About the Journal
Ham Journal aims to deliver evidence-based, peer-reviewed, research, design, construction and operating related articles in the field of amateur radio. These articles are written by licensed amateur radio operators, scientists, engineers or technologists whose intent is to inform the amateur radio community of new horizons in our practice. Articles are peer-reviewed by an Editorial Board drawn from The Elmers' Circle on Ham Community.
Ham Journal is new. It is being launched Q1 2023. Its utlimate value is dependent upon the delivery of well-thought, impartial, accurate content that is of use to the amateur radio community. We hope that you will participate, either as readers, authors, reviewers or editors and look forward to your suggestions on how we can keep improving.
K3MRI on behalf of the Editorial Board
CATEGORIES OF ARTICLES ACCEPTED
CATEGORY 1: THEORIES
For the purposes of Ham Journal, theories are considered novel ideas in pure and applied science which, if proven, would lead to an improvement in amateur radio practice. These theories can range from the purest form of physics to a theory about a proposed means of accelerating data transfer or a better way of creating a ground plane. For it to be considered as a valuable theory, it should be supported (e.g. a math calculation, multiple agreeing experts), by corroborating proof made by someone else, or by presenting a credible case based on prior personal experience.
As per the dictionary: A theory is a supposition or a system of ideas intended to explain something, especially one based on general principles independent of the thing to be explained: Darwin's theory of evolution. • a set of principles on which the practice of an activity is based: a theory of education | music theory. • an idea used to account for a situation or justify a course of action: my theory would be that the place has been seriously mismanaged. • Mathematics a collection of propositions to illustrate the principles of a subject.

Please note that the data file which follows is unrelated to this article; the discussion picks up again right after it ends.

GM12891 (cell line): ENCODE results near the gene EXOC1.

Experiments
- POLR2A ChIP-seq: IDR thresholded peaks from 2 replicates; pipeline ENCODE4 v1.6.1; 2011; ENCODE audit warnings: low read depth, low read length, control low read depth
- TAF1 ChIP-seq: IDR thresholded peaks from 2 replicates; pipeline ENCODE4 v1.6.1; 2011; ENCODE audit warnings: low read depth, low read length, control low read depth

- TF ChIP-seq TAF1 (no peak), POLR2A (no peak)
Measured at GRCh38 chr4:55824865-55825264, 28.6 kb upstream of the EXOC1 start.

CATEGORY 2: EXPERIMENTS
For the purposes of Ham Journal, the key difference between a theory and an experiment is the act of testing the theory. A theory requires no action beyond thought, research and argument; an experiment requires an act. An experiment could, for instance, take the form of a comparison so long as that comparison is 'real-world' as opposed to just on paper. It could be a simple measurement, a test of endurance or other. Of importance is the need to diligently document said experiment with sufficient detail so as to be reproducible by another. Note that experiments should never be dangerous. Ham Journal discourages, and will not accept, an experiment that could potentially cause harm.
As per the dictionary: An experiment is a scientific procedure undertaken to make a discovery, test a hypothesis, or demonstrate a known fact: I have tested this by experiment | laboratory experiments on guinea pigs. • a course of action tentatively adopted without being sure of the outcome: the farm is an ongoing experiment in sustainable living.
CATEGORY 3: DESIGN AND CONSTRUCTION
Ham Journal welcomes the publication of articles describing both the design and construction of innovative amateur radio gear, software applications, or anything else that produces a useable outcome. The key is to explain, in detail, how said output was inspired, designed, constructed and tested.
Defined by Ham Journal as: The act of initially conceiving or designing an object or process and then physically assembling or constructing it and/or then installing it possibly in conjunction with another object or process.
CATEGORY 4: BEST PRACTICES
There is always a better way of doing something, the key is to do it in a way that actually produces results. Ham Journal seeks articles that, if its instructions were followed, would lead to a reliably favorable outcome. The requirement is to write articles that are detailed, clear, reproducible, and relevant in matters of amateur radio.
Defined by Ham Journal: A best practices is a better, safer, maybe less expensive, maybe more expedient way of accomplishing a task and meeting a goal. Though not imperative, said best practices are usually best delivered by someone with bona fide experience and/or qualifications.